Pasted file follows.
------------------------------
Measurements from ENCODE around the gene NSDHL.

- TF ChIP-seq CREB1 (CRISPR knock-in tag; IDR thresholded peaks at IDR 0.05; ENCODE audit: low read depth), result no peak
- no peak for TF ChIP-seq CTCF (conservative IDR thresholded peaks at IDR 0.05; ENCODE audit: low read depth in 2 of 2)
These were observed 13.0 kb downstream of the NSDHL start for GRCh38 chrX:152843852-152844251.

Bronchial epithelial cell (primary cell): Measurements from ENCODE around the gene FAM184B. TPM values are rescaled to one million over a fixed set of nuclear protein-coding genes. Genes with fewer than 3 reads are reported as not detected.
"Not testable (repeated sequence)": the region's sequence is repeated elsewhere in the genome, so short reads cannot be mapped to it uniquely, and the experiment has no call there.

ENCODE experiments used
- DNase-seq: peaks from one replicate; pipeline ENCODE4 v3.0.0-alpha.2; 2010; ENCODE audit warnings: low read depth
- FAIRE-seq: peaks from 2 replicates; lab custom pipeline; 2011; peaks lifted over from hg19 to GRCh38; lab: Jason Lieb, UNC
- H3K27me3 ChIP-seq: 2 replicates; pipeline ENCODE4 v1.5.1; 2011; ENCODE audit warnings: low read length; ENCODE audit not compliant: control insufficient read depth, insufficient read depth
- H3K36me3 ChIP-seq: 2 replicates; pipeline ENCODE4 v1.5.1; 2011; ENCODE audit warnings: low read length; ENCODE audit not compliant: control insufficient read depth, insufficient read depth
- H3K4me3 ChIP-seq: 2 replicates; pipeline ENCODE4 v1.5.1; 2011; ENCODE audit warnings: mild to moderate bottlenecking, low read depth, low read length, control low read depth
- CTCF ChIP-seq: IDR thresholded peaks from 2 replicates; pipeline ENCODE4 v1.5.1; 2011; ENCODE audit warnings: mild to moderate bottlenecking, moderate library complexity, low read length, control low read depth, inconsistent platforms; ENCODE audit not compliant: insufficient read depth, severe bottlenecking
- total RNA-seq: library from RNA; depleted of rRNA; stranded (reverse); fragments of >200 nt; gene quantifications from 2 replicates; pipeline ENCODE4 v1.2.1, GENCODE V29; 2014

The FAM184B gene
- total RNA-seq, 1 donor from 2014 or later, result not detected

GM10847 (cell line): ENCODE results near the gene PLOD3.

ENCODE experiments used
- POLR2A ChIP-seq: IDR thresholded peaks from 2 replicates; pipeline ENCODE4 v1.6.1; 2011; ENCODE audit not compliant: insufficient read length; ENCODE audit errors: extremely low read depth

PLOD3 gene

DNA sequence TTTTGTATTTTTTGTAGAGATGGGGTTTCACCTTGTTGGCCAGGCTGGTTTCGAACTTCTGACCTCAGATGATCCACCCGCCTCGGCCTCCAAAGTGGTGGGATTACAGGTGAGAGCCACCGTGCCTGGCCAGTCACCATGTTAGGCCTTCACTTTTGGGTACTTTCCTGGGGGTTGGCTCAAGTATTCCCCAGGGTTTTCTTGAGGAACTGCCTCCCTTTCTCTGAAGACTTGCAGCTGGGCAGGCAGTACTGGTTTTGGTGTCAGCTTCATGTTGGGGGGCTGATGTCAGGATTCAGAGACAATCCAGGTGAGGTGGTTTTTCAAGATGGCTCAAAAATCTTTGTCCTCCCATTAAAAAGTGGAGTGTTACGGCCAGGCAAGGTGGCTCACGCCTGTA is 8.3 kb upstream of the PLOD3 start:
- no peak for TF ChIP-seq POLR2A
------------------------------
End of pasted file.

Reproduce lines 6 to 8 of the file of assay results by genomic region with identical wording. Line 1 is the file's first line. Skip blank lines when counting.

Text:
"Not testable (repeated sequence)": the region's sequence is repeated elsewhere in the genome, so short reads cannot be mapped to it uniquely, and the experiment has no call there.

ENCODE experiments used
- DNase-seq: peaks from one replicate; pipeline ENCODE4 v3.0.0-alpha.2; 2010; ENCODE audit warnings: low read depth